This is part and parcel of the modern era, to be perfectly honest. The modern economy has no use for workers who slow down or need breaks. This is true even for content creators. Take a look at the relentless pace of content creation for YouTube creators. SEO optimization demands constant content; businesses that blog on a daily basis do better than those who blog sporadically.
We live in an era of relentless work. We’re kept constantly hopping, so something like SAD is seen as a hindrance, a nuisance, or even a disease we need to treat.
The Link to Bipolar
There’s another interesting theory connected to SAD, and it’s that bipolar is actually an extreme (and more permanent) form of SAD. While the jury is still out on this, and current research doesn’t necessarily support the theory, it’s interesting to think about it.
People with bipolar tend to suffer from swings in mood, from depressed to manic. In their manic state, these people are highly energized. In some cases, mania gives them energy they put to “good” use by creating. Many of the world’s most famous creators seem to have exhibited traits of bipolar disorder.
Of course, the flipside of bipolar is a depressive state, which tends to reduce creative output. And even the manic state isn’t always benign. People in a manic state may suffer lapses of judgment and carry out crimes they might not otherwise, harm themselves, or suffering crippling anxiety.
Nonetheless, it’s the “flip” between two states that suggests the link between SAD and bipolar. Bipolar, of course, is a lifelong disorder, often with little rhyme or reason. Manic episodes are often unpredictable. Both episodes of mania and depression tend to last for variable amounts of time. Some people report manic episodes lasting weeks, breaking up depressive episodes that last for months or years on end.
Is Creativity Mental Illness?
The apparent “link” between creativity and mental illness has long been noted, and there’s a certain sort of mythos around creatives. The common perception is all great artists are mentally ill in one way or another.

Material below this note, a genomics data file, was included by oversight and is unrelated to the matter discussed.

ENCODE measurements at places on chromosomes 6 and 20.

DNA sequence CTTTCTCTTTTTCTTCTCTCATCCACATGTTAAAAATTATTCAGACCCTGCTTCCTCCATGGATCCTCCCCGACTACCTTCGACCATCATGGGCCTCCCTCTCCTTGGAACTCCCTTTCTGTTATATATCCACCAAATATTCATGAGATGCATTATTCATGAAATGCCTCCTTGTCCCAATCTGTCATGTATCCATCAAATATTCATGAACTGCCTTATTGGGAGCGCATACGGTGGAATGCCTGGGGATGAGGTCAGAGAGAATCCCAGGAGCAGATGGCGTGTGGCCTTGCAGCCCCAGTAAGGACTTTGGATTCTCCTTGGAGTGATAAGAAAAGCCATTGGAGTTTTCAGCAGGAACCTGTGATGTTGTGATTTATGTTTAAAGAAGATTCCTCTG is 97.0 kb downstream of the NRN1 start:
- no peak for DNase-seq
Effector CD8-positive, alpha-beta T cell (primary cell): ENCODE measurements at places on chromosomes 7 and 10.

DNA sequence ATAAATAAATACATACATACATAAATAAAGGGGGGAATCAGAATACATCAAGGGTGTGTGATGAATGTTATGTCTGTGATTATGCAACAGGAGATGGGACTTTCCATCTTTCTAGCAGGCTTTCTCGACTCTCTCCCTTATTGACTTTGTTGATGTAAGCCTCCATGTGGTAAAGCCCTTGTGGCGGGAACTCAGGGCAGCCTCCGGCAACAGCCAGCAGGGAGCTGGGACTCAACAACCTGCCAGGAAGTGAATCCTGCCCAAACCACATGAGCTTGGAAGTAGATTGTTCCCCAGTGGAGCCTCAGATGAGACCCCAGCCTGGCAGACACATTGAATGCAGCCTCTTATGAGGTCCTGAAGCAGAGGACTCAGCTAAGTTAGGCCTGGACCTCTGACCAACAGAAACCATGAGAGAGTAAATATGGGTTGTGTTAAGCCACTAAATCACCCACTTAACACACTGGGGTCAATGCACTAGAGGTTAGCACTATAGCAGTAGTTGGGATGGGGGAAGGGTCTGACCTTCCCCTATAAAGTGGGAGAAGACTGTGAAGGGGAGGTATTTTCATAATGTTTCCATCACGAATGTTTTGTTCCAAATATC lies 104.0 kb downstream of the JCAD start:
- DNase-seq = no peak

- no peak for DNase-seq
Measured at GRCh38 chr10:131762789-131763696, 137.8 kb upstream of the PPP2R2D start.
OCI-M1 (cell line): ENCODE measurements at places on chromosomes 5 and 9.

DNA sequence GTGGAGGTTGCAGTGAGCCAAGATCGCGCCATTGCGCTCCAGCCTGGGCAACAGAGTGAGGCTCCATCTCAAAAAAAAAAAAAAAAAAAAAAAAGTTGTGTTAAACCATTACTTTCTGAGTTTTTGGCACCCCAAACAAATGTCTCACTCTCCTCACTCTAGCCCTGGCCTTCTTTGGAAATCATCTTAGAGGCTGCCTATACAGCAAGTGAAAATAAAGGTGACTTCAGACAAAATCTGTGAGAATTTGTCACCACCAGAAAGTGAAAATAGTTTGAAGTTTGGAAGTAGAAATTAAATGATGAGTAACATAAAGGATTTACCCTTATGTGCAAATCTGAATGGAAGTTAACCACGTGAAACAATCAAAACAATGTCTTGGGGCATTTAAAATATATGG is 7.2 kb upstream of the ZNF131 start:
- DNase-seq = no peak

The frenetic energy associated with SAD and bipolar disorders seem to lend some credence to the idea. Creativity becomes an outlet for the energy of “manic” episodes that occur in both conditions. Of course, not everyone who is a creative has one of these conditions, and not everyone who has one of these disorders is a creative.
But is there a link among these “high energy” states, the “artist’s eye,” and mental illness? It seems quite possible. The changes in brain chemistry that take place during these conditions often seem to be connected to creativity. Creatives often score high on tests for a variety of mental health conditions; these same traits also appear as a different “worldview,” which then opens the window onto creativity.
So What about the Weather?
All this to say the season, the amount of light, and the weather appears to make a different in my own creativity. But it does make me wonder—how natural is something like SAD? Is bipolar just an extreme form of what was originally a useful evolutionary adaptation? And how are those changes in mood, linked to the weather as they sometimes are, also linked into our individual creativity?
That’s something for researchers and other writers to answer. For me, I’m going to continue to experiment with my own process, trying to make the most of my ups and downs. My moods are as variable as the seasons, it seems, so I should make hay while the sun shines. I’m going to continue taking advantage of this summery burst of energy and we’ll see where it goes.